Scuffles occurred at Düsseldorf airport between protesters at opposing rallies over Turkey's Afrin offensive. Pro-Kurdish demonstrations have also taken place elsewhere in Germany over the weekend.
Pro-Kurdish protesters demonstrating against Turkey's military offensive in the Kurdish-led Afrin region in northern Syria scuffled with Turks and German police at the airport of the western city of Düsseldorf on Sunday, authorities said.
It remains unclear whether people were injured in the clashes, which involved some 200 protesters from two different groups, police said.
One protest was called to oppose Turkey's ongoing assault on Afrin, while supporters of the Turkish action staged a counterdemonstration. The protests were both unregistered.
The airport said travelers were not disrupted by the scuffles, with only a small section of the departures terminal affected.
Protesting Russian participation
Pro-Kurdish demonstrations have also taken place elsewhere in Germany this weekend.
Some 200 people marched through the capital, Berlin, on Sunday, waving red, white and green Kurdish flags. Some demonstrators were reported by DPA news agency to have thrown rocks at a building after a man waved a Turkish flag from there.
Riot police were said to have led several men away, but there were no official reports of arrests or injuries.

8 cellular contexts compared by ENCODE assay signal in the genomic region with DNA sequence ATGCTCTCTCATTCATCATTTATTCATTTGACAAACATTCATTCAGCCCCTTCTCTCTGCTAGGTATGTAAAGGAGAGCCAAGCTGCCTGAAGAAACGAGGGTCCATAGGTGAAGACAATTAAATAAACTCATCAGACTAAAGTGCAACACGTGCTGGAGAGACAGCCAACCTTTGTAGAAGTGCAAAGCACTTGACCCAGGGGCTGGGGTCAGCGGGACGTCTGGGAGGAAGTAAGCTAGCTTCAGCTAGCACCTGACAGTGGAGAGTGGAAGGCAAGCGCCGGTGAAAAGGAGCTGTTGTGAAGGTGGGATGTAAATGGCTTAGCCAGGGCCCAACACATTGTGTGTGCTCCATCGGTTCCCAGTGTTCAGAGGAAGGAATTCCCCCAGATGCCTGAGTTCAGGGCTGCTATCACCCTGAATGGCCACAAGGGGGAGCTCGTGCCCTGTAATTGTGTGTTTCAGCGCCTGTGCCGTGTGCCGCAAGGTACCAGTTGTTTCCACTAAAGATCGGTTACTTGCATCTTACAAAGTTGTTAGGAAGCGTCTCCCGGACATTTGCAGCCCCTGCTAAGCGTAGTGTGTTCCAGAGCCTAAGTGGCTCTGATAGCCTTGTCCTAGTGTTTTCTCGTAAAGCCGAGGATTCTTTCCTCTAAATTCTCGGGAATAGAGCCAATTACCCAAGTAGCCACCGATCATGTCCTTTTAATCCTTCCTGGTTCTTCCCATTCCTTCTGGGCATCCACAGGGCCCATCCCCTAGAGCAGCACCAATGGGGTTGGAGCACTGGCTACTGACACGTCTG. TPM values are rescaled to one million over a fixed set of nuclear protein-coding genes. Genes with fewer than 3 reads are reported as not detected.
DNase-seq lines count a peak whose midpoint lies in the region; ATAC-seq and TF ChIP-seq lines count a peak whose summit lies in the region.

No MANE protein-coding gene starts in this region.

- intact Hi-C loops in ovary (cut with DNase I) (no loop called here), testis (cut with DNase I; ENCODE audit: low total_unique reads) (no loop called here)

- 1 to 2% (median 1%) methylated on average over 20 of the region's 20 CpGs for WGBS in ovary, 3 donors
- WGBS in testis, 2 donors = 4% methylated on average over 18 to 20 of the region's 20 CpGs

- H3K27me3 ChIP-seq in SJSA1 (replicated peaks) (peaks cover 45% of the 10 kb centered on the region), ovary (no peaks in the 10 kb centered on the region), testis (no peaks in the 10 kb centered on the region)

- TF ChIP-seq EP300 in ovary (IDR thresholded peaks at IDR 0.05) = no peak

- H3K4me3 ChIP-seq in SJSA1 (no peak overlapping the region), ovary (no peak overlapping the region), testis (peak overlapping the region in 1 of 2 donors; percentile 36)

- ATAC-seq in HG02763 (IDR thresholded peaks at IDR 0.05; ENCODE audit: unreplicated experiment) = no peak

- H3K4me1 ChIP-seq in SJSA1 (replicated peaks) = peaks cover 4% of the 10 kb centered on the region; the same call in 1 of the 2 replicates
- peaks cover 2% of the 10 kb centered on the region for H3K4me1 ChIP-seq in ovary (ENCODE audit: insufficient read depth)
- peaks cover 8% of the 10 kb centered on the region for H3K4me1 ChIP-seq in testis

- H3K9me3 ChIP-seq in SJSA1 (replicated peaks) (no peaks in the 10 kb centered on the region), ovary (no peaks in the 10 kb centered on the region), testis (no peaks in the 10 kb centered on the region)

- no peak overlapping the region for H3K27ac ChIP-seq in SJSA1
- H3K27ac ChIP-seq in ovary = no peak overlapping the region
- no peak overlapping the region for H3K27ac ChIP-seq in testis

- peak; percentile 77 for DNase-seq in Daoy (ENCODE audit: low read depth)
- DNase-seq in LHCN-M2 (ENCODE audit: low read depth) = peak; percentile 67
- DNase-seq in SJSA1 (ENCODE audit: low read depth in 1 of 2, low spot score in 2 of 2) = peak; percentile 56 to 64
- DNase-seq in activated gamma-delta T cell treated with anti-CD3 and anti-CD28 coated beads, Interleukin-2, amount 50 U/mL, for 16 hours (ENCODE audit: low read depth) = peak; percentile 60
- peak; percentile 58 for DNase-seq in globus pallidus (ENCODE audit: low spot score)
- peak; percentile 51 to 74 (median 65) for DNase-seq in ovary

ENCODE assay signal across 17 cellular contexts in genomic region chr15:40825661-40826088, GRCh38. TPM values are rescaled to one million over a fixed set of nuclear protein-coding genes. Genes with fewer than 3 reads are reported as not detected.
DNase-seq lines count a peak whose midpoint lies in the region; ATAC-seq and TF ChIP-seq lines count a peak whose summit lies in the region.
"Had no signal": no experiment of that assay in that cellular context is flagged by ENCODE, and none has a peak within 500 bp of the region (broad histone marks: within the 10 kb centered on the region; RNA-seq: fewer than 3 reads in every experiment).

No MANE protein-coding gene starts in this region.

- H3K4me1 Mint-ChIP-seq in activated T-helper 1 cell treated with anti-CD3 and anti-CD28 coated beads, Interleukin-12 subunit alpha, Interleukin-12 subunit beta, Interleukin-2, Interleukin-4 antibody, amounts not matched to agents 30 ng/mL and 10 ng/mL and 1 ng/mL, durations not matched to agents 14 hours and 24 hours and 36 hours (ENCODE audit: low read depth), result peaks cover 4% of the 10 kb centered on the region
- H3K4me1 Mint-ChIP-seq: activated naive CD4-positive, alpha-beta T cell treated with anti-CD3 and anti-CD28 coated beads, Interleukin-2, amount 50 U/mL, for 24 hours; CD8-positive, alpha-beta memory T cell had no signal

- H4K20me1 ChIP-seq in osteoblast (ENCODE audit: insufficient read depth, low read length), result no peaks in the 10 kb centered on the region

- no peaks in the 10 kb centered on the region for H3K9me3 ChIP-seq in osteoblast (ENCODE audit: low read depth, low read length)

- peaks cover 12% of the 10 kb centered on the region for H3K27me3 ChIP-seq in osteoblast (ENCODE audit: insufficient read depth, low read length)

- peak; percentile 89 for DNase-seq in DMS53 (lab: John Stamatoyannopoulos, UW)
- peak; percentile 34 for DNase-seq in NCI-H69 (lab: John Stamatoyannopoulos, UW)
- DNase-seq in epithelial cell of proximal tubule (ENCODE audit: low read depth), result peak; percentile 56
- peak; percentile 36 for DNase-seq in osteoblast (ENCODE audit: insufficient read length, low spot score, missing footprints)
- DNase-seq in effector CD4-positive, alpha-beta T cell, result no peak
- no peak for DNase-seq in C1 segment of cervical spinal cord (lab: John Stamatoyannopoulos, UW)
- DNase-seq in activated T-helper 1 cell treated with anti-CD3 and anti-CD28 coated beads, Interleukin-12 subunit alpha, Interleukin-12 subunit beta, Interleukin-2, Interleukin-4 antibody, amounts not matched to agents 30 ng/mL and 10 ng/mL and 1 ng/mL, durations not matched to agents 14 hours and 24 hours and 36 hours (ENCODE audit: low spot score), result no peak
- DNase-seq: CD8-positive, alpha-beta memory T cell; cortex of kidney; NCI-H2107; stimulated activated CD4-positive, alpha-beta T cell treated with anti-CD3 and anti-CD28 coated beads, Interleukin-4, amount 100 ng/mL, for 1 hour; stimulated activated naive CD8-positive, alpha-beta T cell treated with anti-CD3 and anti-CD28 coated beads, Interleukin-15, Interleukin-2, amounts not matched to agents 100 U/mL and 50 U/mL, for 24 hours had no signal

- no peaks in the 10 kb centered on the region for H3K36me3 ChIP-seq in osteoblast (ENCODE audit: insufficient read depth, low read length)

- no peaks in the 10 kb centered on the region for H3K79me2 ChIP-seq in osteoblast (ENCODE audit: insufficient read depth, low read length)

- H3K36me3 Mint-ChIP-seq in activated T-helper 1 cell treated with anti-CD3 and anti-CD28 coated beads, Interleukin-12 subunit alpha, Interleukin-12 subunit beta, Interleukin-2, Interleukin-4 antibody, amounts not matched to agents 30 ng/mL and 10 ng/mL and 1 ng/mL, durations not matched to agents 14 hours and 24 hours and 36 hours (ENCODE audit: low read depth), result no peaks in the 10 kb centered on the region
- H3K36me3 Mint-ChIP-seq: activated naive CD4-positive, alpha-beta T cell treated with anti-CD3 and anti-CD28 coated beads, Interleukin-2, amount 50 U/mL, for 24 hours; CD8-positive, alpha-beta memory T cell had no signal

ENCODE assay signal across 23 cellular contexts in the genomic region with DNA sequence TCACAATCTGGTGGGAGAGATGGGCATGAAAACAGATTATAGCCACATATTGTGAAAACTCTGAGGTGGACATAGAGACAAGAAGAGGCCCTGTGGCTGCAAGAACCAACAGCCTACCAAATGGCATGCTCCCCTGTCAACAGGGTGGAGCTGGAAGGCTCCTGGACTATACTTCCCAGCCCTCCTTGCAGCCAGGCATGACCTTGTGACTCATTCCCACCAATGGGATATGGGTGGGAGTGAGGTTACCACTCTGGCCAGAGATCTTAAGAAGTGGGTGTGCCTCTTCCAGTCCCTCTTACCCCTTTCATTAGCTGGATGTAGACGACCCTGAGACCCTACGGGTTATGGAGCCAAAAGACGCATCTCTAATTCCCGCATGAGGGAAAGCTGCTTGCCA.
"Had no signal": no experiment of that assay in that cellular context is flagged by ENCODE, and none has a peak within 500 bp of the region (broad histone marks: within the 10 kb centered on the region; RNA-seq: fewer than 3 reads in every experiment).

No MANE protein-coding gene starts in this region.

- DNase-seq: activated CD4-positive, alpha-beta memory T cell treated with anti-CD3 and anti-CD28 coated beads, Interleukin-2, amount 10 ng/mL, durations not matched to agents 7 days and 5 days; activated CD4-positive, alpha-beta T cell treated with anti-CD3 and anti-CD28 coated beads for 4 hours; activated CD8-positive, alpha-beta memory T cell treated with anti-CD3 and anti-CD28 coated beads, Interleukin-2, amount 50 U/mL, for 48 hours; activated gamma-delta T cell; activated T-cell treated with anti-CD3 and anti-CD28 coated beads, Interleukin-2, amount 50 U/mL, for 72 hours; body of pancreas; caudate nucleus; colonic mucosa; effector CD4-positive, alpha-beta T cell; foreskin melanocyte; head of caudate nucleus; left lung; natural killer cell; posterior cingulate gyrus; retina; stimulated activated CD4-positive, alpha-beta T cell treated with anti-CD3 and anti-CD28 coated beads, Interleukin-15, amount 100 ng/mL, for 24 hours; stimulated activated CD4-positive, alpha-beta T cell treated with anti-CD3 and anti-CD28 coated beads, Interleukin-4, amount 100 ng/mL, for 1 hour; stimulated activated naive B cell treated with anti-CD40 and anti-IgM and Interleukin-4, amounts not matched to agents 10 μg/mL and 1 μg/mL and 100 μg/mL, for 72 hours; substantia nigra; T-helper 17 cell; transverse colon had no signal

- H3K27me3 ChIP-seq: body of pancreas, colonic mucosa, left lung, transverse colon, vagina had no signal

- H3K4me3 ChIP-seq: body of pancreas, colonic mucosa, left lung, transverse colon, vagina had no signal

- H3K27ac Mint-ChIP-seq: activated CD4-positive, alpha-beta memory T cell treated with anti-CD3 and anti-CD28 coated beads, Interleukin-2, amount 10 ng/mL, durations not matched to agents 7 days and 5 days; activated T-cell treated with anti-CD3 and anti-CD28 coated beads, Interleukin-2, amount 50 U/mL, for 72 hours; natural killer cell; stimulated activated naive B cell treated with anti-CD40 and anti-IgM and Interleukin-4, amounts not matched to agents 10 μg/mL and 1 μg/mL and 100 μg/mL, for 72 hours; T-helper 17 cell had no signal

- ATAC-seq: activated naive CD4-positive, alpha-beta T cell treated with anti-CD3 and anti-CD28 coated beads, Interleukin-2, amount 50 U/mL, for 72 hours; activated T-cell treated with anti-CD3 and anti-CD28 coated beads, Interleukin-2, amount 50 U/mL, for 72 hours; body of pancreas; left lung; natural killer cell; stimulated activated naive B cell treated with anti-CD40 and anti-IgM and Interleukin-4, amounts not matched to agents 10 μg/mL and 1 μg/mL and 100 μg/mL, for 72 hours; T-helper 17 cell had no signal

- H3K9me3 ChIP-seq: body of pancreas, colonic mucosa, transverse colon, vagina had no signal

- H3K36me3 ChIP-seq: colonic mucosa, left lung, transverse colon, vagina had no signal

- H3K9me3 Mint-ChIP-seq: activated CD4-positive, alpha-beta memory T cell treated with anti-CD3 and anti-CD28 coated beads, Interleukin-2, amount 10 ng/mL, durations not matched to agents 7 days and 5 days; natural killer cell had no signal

In the northern city of Hamburg, some 400 protesters marched to the Russian and Turkish consulates general late on Saturday. A police spokesman said some threw rocks at the buildings, causing minor damage.
Demonstrators were protesting against Russian participation in the Afrin offensive.
Other, peaceful, rallies were reported on Saturday in Kiel, Saarbrücken and Kaiserslautern.
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Turkish troops and allied Syrian rebels have now moved to within a few hundred meters of the city of Afrin, according to the Britain-based Syrian Observatory for Human Rights.
Turkish armed forces launched the offensive on January 20, with Turkish President Recep Tayyip Erdogan threatening to "purge" a Kurdish militia from the town.
Ankara considers the US-backed Kurdish People's Protection Units (YPG) a terrorist group linked with the outlawed Kurdish Workers' Party (PKK), which has been waging a decades-long rebellion in Turkey.
tj/sms (dpa, AFP)